Meet 'Talon', aged 5. He's had a truly horrendous childhood. It's involved all sorts of abusive parenting and inappropriate modelling. He's the sort of kid who would be instantly labelled as 'violent' or 'aggressive' (see Teacher Tom's splendid post about this) by those who haven't thought about it very hard.
Talon will strike out the moment he's frustrated, and he's big enough to hurt you, even if you're a teacher. And so most teachers (and many of the children) keep a certain amount of distance from him, especially when his fuse has been lit. But of course teachers need to intervene before he flattens the child who just took 'his' bike- the one he had over there, for when he wanted to ride it again- or the one who has hold of the toy he wants right now. And many of them still try to keep their distance, though fortunately a few of them have discovered the same safe and effective method that I'm about to let you in on.
Because I'm a casual, most other staff members tend to assume that I haven't a clue about Talon. A few weeks ago he was beating up on another child (actually he was about to strangle them with a skipping rope, though I'm sure he had no idea that this would be the result of what he was doing), and when I rushed over to intervene, a few of these staff members saw me and tried to rush over themselves to warn me not to get too close. Talon had landed one blow on me before they got there, but I was expecting that and had braced myself; you don't get danger money for working in childcare, but sometimes you have to expect to get punched if you're doing your job properly.
You could almost hear their brakes squealing as they watched what happened next.
You see, I've made it my business to form a relationship with Talon, just as I have with every other 'troublesome' (read 'troubled') child in the centres I visit. Here are the three things you need to do to deal effectively with a child who's been given the 'violent, aggressive' label.
1. Form a positive relationship.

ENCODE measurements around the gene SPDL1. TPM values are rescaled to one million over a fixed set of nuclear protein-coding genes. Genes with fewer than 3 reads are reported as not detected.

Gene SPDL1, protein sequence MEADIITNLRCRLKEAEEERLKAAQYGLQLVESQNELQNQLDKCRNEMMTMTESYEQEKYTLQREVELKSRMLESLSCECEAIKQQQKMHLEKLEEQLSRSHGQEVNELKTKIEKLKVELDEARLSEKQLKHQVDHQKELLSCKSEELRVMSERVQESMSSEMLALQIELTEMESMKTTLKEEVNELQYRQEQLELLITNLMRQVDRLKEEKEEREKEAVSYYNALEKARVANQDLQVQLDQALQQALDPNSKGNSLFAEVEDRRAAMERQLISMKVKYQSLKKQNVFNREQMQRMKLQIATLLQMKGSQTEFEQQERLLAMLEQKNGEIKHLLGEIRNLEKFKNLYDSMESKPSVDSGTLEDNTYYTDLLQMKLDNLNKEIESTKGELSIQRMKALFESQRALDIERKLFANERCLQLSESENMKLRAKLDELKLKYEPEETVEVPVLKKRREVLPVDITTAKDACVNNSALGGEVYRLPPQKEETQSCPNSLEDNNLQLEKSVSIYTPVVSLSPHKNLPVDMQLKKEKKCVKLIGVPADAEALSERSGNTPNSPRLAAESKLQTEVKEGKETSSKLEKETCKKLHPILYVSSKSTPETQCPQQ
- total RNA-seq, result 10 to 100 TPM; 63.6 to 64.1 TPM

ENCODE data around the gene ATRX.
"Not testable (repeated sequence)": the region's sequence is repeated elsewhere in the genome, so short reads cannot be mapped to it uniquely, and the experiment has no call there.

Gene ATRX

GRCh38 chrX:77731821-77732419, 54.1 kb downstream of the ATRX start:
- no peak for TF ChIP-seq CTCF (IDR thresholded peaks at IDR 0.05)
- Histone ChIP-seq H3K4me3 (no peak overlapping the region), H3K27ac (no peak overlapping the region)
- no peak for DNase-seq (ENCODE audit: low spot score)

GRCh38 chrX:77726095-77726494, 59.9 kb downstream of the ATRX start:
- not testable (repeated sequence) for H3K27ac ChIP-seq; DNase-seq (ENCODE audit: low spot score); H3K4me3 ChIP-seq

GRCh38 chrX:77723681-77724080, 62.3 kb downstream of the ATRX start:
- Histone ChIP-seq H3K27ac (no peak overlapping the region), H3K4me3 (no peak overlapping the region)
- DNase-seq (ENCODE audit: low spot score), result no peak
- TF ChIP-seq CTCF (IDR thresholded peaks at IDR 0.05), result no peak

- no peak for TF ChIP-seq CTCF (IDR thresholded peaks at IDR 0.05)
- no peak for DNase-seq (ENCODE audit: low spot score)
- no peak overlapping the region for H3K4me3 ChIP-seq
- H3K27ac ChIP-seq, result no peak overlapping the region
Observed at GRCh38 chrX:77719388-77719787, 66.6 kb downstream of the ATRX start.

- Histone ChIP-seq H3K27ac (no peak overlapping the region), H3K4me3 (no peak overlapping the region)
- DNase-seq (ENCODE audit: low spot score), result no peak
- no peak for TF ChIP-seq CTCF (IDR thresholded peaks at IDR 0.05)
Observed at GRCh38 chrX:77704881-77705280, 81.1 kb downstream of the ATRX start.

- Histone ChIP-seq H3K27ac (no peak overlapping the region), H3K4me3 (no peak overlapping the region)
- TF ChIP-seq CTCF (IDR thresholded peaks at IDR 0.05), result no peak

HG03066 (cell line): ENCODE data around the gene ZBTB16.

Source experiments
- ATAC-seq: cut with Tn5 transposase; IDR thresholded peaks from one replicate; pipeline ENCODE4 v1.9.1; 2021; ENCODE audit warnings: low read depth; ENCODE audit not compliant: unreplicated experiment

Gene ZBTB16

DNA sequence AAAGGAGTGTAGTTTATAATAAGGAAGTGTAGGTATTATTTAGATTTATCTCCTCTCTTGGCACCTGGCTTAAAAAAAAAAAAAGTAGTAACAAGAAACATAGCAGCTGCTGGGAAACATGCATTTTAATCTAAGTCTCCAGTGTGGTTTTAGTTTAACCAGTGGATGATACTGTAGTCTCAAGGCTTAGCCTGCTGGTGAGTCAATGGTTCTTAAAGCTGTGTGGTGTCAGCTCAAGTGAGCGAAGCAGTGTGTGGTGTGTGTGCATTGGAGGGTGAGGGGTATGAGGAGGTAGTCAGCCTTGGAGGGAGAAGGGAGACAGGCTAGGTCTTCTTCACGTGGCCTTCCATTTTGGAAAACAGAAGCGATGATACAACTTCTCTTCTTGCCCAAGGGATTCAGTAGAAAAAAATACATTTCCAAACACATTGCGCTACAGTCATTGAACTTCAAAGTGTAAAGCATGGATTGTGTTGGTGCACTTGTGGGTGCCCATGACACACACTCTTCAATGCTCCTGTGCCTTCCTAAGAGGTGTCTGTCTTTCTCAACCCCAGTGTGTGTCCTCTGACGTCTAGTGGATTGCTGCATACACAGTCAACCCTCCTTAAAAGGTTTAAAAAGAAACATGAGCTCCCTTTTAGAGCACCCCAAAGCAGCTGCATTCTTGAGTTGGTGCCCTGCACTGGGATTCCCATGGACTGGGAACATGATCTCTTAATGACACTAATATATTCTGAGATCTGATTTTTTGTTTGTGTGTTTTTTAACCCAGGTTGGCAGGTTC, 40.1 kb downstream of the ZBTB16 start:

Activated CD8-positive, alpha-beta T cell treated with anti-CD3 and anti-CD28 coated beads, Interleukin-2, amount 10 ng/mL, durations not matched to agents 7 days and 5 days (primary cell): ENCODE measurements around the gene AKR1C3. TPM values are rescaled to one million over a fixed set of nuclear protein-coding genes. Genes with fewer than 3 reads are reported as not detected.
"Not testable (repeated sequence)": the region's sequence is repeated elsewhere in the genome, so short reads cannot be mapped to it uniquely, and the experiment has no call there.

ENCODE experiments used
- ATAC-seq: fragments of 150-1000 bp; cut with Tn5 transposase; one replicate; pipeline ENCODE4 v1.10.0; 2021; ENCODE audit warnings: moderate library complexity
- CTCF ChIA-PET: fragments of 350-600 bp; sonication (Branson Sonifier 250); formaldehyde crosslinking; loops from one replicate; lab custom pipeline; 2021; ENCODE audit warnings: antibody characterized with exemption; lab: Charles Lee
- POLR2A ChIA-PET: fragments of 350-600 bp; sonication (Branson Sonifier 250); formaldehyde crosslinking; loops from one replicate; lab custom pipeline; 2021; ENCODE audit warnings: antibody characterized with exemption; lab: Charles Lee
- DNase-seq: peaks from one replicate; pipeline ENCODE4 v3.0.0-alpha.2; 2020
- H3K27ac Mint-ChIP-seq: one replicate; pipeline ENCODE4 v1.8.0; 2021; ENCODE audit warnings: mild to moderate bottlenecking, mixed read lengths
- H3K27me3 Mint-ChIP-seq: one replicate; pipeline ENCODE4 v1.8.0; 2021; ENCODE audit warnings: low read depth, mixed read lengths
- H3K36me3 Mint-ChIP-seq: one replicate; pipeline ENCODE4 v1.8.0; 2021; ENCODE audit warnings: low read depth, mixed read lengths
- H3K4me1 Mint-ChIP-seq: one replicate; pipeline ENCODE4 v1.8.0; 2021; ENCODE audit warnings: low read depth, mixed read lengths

That takes time. I'd taken the time already with Talon, though these other staff weren't watching when I did it. I'd grabbed every opportunity that presented itself for positive interactions with him.
2. Get down at the child's eye level.
That's where you have to expect a blow or two and be prepared to catch their hand or just take the odd punch. And you must NOT look scared or anxious. If you've already done Step 1, that will be quite easy, because forming a positive relationship with a child works both ways; he has many more positive thoughts about you, yes, but you'll find that you are also able to think much more positively about him. (Or, of course, her.) Your whole inner picture of that child changes when you spend the time looking for the good instead of the bad.
3. Drop your voice and talk quietly and with respect.
That takes practice too, because in reality, the last thing you're feeling when a child's about to seriously harm another child is calm and in control. But you have to radiate confidence, not alarm. This is sometimes an effort of will. Make that effort!
Forget '1, 2, 3, magic'- this approach has the same effect as a tranquilising dart on most out-of-control kids who are used to being yelled at. It certainly had that effect on Talon, though it took a moment (in which moment he landed a good punch. Ouch!).
Out of the corner of my eye, I could see jaws dropping as I put myself completely in range of Talon's uncontrolled violence. I could hear them calling to warn me, and shouting at Talon (who of course wasn't listening; children who've exploded with rage don't hear things that are yelled at them from across the playground). But getting down on his level was an intentional statement of trust in him, and an intentional statement of confidence that I was the one in control of this situation. It was vital to what happened next.
Talon got it at once. I wasn't scared of him. For heaven's sake, he's 5. He stopped punching.
The moment I started talking quietly and respectfully to him, I could see the anger leach out of his body. So could everyone else, which is how come they put the brakes on. There was a sudden silence as they re-thought their preconceptions about a casual teacher's grasp of the 'Talon situation'.
I continued talking to him about what he was doing, how it would end badly for him, and how I trusted him to make the right choice about what he did next. He responded in words now, not blows; still angry and unreasonable, of course, but talking instead of hitting. In the end he did let me take the rope away.
And the next time I walked into his room, he threw himself at me for a hug. Just one of those moments that makes up for the odd punch.
He's a dear little boy really. Damaged, yes, but not beyond redemption.
So I'm with Teacher Tom on this one. Stop labelling, and start developing a relationship. Start getting down on the child's eye level more, right into that danger zone. Then practise using Janet Lansbury's calm CEO approach when you're really feeling stressed and anxious.